Promises broken, claim cops
Police in KwaZulu-Natal claim to have lost thousands after investing in an alleged pyramid scheme now being investigated by the Reserve Bank.
Some policemen, including senior officers, and Hawks members invested their life savings, while others took out loans to pump into Travel Ventures International (TVI) Express.
Last week, the Sunday Times revealed that the company, owned by Indian businessman Tarun Trikha, 27, was being investigated in Australia, the US, UK and China for violating consumer protection laws.
It has been established that investors, including members of the police, were promised:
- Sizeable returns on investments and membership fees within eight weeks;
- A free holiday accommodation voucher for a three- to five-star lodge or resort anywhere in the world for seven nights; and
- Lifetime access to a portal where they are able to book discounted accommodation.
Lawyers acting for TVI Express's local operation this week denied it was a pyramid scheme, saying it was "a multi-level network marketing company that sells holiday packages, products and vouchers".
But several officers, interviewed on condition of anonymity for fear of reprisals by management, said TVI Express did not deliver on its promises.
According to local auditors and investigators, investors in TVI Express pay a minimum "membership fee" of R2700. They then receive a "travel voucher", as well as the opportunity to receive commission for recruiting other investors.
Part of the probe by SA investigators is to determine if TVI Express is operating in contravention of the Banks Act of 1990. This week, TVI Express representative Wilson Jabulani Zulu, through his lawyers, Phukubje Pierce Masithela Attorneys, denied the operation was a pyramid scheme.
"It should be placed on record that our client denies that it is a scam and contends that it adheres to fair business practices," said the attorneys.
"(It) is not an investment company, but a multi-level network marketing company which sells holiday packages, products and vouchers to its distributors and, as result, was not obliged to comply with the provisions of the Banks Act of 1990."
But an officer of the Hawks, based in Richards Bay, said he and eight of his colleagues had paid R21600 into the scheme in September - and didn't receive their vouchers or the promised financial returns.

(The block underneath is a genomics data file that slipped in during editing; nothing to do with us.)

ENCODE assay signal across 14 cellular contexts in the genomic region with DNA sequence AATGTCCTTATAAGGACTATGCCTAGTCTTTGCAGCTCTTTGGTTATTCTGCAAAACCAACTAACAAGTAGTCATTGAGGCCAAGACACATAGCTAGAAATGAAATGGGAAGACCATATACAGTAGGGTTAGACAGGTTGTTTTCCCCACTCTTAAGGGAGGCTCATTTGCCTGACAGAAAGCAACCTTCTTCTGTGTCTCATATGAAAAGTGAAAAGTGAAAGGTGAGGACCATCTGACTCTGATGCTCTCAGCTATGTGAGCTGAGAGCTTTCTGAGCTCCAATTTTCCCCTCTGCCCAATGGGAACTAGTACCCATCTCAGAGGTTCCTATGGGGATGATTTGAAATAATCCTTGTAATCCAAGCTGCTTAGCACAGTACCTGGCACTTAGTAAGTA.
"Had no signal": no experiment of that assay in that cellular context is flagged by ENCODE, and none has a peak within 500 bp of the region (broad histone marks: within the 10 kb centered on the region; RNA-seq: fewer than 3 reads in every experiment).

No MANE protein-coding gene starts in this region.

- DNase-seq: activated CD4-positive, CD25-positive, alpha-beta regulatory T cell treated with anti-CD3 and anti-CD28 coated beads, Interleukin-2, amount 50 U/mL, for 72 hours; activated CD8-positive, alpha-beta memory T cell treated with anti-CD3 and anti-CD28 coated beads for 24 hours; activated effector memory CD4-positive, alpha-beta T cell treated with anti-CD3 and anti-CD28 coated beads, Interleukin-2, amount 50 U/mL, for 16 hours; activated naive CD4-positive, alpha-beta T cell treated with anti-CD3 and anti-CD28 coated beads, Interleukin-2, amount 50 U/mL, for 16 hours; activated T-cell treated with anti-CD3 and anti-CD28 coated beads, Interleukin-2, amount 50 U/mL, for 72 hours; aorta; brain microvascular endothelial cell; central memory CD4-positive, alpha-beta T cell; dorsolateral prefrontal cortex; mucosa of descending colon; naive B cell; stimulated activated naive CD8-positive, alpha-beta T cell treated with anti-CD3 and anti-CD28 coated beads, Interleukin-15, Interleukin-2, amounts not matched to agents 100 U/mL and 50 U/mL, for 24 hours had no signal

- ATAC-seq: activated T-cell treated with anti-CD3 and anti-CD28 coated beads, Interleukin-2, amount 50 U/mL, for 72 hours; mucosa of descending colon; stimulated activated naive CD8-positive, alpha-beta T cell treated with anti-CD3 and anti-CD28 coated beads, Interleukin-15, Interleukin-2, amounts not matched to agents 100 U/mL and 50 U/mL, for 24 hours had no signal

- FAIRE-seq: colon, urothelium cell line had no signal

"It was agreed that we would get R108000 in return by a TVI representative, but, up to now, we have not received a cent," said the lieutenant.
A captain at Durban Central police station said he and dozens of colleagues had been lured with "promises of quick riches". He said he had invested R21000 in October and that he and colleagues were promised a R108 000 return in eight weeks.
He later received text messages notifying him that he had successfully joined TVI Express, as well as a " registration account " number. He has yet to receive either a voucher or the money promised to him.
Brigadier Makhosazana Shembe-Dotwana, head of inspectorate in KwaZulu-Natal, admitted that she had recommended TVI Express to some of her colleagues. She denied she was a representative of the company and had made "unfulfilled promises" to colleagues.
On Friday, Zulu, one of the directors of TVI Express's SA operations, said he was aware that some employees had misrepresented the company.
" But since the launch of TVI Express three years ago, we never said people would get money after eight weeks or any time, for that matter."
KwaZulu-Natal police spokes-man Lieutenant-Colonel Vincent Mdunge confirmed that stations in the province had been inundated with complaints by the public about TVI Express' operations.
Asked how many cops had invested, Mdunge said: "We don't have the figures."